From brownfield site to bustling retail hub, the team behind Freshwater Plaza says the mixed-use development has been a catalyst for growth in Milwaukee’s Walker’s Point neighborhood.
With Cermak Fresh Market as its anchor, Freshwater Plaza brought a full-service grocery store into one of the city’s food deserts and ushered in a slew of retailers and renters. Workers broke ground on the $46 million development in October 2015 and the plaza opened in June 2017.
Located at South First Street and Greenfield Avenue, Freshwater Plaza is also a gateway to the University of Wisconsin-Milwaukee School of Freshwater Sciences a few blocks east on Greenfield Avenue. The development was built on the former site of Grede Foundry, and building on the contaminated brownfield site posed some challenges, according to Wangard Partners’ project manager Michael Emem.
Each building in the plaza required a modified foundation system due to environmental and geotechnical issues, but Emem said he likes to think of the development in terms of what it has become, rather than focusing on the early challenges it presented.
“Not only did we improve the site to get it to net zero, but now we’re in the black, if you will, with having a real positive impact on the environment and not just minimizing the negative impact,” he said.
Inspired by its neighbors at the UWM School of Freshwater Sciences, Eppstein Uhen Architects developed sustainable water management techniques for the plaza, including a stormwater system that harvests rainwater runoff from the roof and stores it below the plaza’s parking structure. A water feature that uses recycled freshwater and native water plants also ties into the theme of sustainability.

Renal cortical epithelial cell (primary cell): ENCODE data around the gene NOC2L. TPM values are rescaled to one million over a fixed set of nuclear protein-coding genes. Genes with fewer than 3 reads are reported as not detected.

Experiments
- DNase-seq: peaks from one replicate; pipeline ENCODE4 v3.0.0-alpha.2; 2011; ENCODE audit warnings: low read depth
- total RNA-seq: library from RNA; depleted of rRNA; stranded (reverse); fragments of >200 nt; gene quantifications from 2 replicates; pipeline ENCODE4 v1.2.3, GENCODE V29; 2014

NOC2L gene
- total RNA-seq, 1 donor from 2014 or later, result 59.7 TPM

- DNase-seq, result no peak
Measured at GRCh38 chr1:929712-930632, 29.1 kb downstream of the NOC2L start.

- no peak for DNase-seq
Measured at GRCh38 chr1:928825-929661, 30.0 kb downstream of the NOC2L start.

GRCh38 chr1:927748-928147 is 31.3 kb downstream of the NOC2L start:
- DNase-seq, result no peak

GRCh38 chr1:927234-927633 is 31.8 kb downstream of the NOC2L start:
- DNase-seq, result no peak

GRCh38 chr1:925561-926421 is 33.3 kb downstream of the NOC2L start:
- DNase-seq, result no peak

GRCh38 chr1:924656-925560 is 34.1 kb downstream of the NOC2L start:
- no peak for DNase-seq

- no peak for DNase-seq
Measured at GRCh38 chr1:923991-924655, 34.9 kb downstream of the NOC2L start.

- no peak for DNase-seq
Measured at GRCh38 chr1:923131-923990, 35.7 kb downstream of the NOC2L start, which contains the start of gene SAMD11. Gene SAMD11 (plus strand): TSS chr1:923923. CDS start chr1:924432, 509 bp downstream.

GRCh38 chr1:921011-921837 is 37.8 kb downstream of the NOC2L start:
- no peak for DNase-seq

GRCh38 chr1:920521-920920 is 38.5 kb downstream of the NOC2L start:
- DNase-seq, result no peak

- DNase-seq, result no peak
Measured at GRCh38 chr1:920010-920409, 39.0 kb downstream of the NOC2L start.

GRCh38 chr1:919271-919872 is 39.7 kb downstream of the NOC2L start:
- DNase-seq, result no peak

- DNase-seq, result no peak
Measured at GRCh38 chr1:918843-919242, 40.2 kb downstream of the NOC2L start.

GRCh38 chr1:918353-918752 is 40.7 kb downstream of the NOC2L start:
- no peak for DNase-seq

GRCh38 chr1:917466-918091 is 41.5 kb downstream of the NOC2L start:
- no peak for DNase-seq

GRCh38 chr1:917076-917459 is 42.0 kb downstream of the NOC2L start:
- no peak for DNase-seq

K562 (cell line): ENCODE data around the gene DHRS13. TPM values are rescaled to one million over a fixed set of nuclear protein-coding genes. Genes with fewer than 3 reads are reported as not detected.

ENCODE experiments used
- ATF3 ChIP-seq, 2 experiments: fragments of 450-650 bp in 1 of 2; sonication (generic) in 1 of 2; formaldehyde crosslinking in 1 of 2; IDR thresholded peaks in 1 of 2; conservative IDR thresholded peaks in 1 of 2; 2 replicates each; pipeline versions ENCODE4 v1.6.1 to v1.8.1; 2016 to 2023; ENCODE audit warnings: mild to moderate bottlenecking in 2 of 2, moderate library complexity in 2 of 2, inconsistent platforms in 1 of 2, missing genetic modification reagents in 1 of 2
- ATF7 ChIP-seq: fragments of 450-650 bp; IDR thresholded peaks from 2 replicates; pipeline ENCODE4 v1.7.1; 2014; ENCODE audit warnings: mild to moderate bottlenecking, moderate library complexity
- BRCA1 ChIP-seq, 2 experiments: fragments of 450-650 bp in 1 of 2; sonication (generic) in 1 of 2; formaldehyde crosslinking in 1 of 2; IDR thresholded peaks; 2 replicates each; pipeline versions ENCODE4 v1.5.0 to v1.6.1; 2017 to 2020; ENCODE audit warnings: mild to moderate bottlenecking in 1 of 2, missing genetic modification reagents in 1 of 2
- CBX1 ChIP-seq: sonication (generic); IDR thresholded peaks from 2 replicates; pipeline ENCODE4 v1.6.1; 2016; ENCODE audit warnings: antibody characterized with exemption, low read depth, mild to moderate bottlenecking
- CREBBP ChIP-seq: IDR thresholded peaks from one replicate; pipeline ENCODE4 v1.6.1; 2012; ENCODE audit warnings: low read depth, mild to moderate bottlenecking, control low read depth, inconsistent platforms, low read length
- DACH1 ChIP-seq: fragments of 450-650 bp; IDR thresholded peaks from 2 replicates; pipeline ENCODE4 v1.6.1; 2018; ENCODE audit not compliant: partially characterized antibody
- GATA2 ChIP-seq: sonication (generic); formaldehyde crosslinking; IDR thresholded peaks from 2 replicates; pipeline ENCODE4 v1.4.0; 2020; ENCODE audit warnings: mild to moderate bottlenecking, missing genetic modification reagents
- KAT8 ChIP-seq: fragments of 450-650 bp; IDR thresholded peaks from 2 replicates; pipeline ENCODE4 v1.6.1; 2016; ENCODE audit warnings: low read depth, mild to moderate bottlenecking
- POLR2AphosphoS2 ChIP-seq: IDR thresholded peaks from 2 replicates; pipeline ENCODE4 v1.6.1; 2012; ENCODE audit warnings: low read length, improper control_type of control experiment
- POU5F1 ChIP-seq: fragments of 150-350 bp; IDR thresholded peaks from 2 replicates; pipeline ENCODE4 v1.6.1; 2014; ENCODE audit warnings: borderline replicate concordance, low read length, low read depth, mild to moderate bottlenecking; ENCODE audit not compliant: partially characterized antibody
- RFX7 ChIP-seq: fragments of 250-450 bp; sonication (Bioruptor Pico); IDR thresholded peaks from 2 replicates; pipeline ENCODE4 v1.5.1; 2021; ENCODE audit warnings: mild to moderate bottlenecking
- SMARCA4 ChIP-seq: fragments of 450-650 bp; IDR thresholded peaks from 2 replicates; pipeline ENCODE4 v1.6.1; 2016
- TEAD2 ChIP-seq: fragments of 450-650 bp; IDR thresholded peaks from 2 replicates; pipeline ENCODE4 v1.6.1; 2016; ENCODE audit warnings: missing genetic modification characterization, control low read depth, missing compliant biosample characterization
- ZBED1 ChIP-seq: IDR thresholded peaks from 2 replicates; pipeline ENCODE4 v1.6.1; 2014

Aside from Cermak, Freshwater Plaza has attracted retail tenants including Sprint, the UPS Store, Jimmy John’s, Great Clips, Tribeca GalleryCafe & Books, and LyLy Nails & Spa. The Freshwater Plaza apartments are at full capacity, according to property manager Michael Testa, and recent zoning changes mean more rental units are likely coming soon.
“My inbox is blowing up every day with people asking if there’s something available yet,” Testa said.
District 12 Alderman José Pérez says Freshwater Plaza has been a “stabilizer” in the neighborhood and a hub for job creation. So far, the development has created 150 permanent jobs, with the potential to create another 150, according to Emem.
For Pérez, the plaza’s significance is personal. His grandfather worked at Grede Foundry until it closed, and Pérez has watched the site transform into the mixed-use space it is today.
“When we did the groundbreaking here it was a kind of emotional moment for me,” Pérez said. “To see this plaza developed and a new generation that gets to provide for their families – this is a big deal.”
Completion: June 2017
Project cost: $46 million
Milwaukee Business Journal